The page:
Things have moved fast for UK duo Disclosure. At just 18 and 20 years respectively, brothers Howard and Guy Lawrence have gained a lot of traction in 2012. First, they released their single Tenderly in January, before becoming Northern Summer favourite with their remix of Jessie Ware’s Running and buddying up with powerful allies like Skream, SBTRKT and Hot Chip. Now with a couple more big singles under their belt and the debut album set to drop at the beginning of next year, the prodigies are making their debut trip to Australia with the Summadayze, Summafieldayze and Field Day New Year’s festival trifecta. In the lead up to their arrival, inthemix spoke to Guy Lawrence about the pair’s quick ascent.
I saw your performance at Outlook festival this year, which was completely amazing. You’re both also coming to play Summadayze, Field Day and Summafieldayze in Australia over the New Year. What’s the biggest festival you’ve played to so far?
Outlook was definitely up there. The main stage was pretty big. We’ve done a couple of shows in Ibiza which had about nine or ten thousand. Then we did this festival in the UK called Bestival and that one had about ten thousand also. Yeah, it’s been crazy.
How does it feel to play to a crowd that big? Your career has skyrocketed so quickly. Does it feel strange to be in front of that many people?
It did at the start, but now it feels like what we should be doing. I’m glad we’re doing this; I don’t get too nervous anymore. It’s crazy, but it’s what we’ve always wanted.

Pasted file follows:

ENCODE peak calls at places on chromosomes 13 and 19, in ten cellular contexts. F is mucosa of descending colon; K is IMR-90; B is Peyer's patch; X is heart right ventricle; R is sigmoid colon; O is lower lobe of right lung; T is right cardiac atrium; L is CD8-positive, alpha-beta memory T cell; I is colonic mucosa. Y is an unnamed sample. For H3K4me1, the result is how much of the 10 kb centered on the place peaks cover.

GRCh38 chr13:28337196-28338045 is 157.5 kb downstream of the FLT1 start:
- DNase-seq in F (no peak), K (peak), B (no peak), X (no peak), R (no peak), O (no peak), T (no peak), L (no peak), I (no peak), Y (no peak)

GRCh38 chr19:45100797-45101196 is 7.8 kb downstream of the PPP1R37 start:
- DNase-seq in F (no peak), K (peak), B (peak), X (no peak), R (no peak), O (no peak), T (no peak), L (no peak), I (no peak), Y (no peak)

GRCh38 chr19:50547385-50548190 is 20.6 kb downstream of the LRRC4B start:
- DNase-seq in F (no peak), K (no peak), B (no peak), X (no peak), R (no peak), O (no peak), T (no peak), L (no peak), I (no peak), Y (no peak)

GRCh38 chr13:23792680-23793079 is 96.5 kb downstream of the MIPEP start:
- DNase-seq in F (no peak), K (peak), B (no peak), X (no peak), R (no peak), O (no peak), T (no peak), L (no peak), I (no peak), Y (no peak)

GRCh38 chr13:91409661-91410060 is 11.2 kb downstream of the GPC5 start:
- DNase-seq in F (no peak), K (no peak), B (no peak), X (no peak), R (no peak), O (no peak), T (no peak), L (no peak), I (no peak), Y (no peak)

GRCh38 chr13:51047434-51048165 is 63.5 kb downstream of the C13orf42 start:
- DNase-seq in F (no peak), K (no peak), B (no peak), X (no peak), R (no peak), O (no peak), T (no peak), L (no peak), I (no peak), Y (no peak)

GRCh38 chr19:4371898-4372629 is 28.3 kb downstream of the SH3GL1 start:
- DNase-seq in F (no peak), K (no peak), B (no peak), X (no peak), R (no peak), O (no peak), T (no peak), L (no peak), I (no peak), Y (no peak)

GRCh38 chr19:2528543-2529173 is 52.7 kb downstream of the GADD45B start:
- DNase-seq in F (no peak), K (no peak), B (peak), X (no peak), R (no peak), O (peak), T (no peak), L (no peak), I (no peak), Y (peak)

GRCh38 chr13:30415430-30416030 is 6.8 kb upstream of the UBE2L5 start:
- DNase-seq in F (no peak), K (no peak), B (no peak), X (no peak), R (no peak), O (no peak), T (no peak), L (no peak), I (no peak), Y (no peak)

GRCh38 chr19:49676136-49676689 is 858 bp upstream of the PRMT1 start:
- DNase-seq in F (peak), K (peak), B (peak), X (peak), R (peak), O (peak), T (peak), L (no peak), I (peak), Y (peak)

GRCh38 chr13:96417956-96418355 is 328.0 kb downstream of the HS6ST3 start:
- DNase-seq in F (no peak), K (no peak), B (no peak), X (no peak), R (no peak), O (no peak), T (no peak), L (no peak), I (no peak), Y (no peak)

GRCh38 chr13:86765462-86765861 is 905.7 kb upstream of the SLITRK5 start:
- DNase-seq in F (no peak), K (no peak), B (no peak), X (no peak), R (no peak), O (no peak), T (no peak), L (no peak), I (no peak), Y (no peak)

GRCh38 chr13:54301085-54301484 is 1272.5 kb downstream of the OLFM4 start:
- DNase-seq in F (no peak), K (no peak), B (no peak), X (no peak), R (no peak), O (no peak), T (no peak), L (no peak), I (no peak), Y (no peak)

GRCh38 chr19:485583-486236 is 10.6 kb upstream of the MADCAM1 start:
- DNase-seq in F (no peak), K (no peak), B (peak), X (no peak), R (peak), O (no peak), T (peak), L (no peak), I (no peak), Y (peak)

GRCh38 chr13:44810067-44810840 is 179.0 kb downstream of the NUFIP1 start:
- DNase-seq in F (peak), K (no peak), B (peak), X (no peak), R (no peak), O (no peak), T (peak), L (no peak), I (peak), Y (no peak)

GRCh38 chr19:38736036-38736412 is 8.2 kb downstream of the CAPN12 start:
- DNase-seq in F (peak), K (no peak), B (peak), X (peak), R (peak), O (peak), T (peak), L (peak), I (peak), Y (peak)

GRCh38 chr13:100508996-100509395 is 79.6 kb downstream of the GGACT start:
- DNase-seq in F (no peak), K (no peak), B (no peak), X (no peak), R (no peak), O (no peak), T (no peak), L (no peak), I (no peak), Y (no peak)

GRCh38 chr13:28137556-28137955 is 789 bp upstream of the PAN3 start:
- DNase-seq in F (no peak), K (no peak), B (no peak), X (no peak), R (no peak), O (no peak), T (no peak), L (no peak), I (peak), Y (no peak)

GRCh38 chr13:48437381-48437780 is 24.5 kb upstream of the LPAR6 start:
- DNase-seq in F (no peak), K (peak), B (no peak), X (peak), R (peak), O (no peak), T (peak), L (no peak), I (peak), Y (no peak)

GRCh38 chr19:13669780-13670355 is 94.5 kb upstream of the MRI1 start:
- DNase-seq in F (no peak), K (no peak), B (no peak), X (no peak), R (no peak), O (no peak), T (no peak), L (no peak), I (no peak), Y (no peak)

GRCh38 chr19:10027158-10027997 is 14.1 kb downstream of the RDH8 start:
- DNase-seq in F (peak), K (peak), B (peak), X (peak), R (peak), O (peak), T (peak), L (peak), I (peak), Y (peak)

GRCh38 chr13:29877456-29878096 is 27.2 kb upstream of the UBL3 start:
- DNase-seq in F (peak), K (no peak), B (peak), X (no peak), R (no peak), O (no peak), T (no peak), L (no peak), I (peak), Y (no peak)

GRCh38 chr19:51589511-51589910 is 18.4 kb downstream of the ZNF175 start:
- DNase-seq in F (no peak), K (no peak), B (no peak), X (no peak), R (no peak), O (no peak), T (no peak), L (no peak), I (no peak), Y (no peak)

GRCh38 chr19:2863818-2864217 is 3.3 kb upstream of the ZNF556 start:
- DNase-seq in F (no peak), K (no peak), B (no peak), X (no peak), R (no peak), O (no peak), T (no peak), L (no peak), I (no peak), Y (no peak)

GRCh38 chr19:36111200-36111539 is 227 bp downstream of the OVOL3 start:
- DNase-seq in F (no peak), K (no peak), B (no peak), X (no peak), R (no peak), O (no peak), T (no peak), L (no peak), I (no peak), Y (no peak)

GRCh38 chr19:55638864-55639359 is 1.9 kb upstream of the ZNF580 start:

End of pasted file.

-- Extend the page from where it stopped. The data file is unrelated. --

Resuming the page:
With your fan base growing so quickly and playing these big shows, do you feel famous?
I don’t know. There’s definitely an element of that that comes through. It keeps creeping in. Stuff like we keep getting recognised more and more, on the train or in town or whatever. Lots of old school friends are messaging us on Facebook being like “I love your song” and stuff. I haven’t spoken to them in like six years or something so… yeah that’s kind of strange. We’re not in it for fame or anything. We just want to make music and play shows, and I guess that’s just something that comes with the success.
Because you’ve struck such a powerful note with audiences, there are a lot of older and smaller profile artists in the UK bass music scene who have become bitter. How do you feel about being part of a wave of younger artists?
Well, I just suppose that it’s kind of amazing what younger producers are achieving right now in general. Everyone’s doing their thing. It’s so good that pretty much anyone can produce a song at home now if they have a laptop and a pair of monitors. There’s a producer I’m so into at the moment called Happa. He’s like fifteen years old and makes techno. What he’s making for his age is crazy. He’s never even been to a club! I was really impressed when I heard him and that he was fifteen. I thought that was mad.
How did you find your production turning towards a future garage and bass music sound?
It was just what felt right. I didn’t label it that and we don’t really use those terms. We don’t really use any terms to describe what we make. We weren’t really around for the whole garage scene going on in the 90’s. I was born in’91 and Howard was born in ‘93, so we were way too young to be involved in that. We grew up listening to different types of music and getting more into production. We looked over the past history of dance music, I think house and garage music were just our favourite ones. The best music was released in those kinds of years and in that kind of scene. We were very influenced by that and ended up with the sound that we have today.